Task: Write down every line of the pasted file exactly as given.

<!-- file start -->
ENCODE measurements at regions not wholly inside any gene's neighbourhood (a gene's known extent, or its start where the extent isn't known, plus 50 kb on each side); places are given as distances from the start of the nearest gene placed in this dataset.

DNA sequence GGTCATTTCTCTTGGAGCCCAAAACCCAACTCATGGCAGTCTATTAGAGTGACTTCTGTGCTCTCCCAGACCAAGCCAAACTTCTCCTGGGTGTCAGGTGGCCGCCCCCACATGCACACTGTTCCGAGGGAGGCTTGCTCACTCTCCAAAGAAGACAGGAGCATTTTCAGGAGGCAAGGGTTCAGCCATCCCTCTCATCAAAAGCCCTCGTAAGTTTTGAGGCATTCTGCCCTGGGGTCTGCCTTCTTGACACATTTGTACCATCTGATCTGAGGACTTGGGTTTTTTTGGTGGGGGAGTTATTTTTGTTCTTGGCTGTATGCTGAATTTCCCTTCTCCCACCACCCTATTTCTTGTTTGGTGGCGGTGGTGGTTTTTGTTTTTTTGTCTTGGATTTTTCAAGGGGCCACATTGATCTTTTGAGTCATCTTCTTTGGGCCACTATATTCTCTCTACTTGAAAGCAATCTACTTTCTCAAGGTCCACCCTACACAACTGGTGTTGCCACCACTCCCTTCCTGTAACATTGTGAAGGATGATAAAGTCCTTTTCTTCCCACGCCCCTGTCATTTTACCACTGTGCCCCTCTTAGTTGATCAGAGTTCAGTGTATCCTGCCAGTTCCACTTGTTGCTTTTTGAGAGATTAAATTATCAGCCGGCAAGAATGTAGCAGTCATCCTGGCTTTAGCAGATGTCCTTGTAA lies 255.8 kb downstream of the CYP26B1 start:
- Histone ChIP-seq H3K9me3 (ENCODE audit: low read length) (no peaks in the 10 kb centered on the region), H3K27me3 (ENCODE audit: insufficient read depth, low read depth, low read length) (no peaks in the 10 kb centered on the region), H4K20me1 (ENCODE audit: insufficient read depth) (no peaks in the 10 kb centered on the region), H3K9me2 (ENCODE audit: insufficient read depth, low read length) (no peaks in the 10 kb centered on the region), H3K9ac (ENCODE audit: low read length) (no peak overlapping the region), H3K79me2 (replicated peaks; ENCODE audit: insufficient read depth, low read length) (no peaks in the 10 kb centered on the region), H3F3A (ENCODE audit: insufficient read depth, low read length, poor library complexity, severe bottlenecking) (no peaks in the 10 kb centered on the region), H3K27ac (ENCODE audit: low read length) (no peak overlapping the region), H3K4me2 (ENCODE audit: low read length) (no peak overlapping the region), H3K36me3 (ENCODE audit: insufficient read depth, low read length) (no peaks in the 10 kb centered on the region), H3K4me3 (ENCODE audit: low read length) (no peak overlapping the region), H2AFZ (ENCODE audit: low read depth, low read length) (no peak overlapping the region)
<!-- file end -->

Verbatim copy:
ENCODE measurements at regions not wholly inside any gene's neighbourhood (a gene's known extent, or its start where the extent isn't known, plus 50 kb on each side); places are given as distances from the start of the nearest gene placed in this dataset.

DNA sequence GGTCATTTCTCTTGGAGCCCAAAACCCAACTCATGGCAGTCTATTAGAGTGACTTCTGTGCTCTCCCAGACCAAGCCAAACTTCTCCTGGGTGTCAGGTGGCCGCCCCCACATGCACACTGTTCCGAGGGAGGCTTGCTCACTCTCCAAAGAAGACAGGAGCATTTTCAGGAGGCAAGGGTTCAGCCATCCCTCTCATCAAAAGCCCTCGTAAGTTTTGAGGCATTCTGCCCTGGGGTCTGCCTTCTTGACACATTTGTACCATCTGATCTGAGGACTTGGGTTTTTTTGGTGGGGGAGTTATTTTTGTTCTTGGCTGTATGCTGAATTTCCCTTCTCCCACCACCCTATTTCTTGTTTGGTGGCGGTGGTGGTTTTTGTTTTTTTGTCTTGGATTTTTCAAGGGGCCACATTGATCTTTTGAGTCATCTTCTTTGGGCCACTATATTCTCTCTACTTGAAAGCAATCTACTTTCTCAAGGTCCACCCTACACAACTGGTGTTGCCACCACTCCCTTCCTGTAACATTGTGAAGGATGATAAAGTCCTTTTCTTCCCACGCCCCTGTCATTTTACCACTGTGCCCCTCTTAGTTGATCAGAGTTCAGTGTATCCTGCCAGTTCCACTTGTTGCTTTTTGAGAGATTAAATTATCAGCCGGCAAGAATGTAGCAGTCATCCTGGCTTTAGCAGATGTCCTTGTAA lies 255.8 kb downstream of the CYP26B1 start:
- Histone ChIP-seq H3K9me3 (ENCODE audit: low read length) (no peaks in the 10 kb centered on the region), H3K27me3 (ENCODE audit: insufficient read depth, low read depth, low read length) (no peaks in the 10 kb centered on the region), H4K20me1 (ENCODE audit: insufficient read depth) (no peaks in the 10 kb centered on the region), H3K9me2 (ENCODE audit: insufficient read depth, low read length) (no peaks in the 10 kb centered on the region), H3K9ac (ENCODE audit: low read length) (no peak overlapping the region), H3K79me2 (replicated peaks; ENCODE audit: insufficient read depth, low read length) (no peaks in the 10 kb centered on the region), H3F3A (ENCODE audit: insufficient read depth, low read length, poor library complexity, severe bottlenecking) (no peaks in the 10 kb centered on the region), H3K27ac (ENCODE audit: low read length) (no peak overlapping the region), H3K4me2 (ENCODE audit: low read length) (no peak overlapping the region), H3K36me3 (ENCODE audit: insufficient read depth, low read length) (no peaks in the 10 kb centered on the region), H3K4me3 (ENCODE audit: low read length) (no peak overlapping the region), H2AFZ (ENCODE audit: low read depth, low read length) (no peak overlapping the region)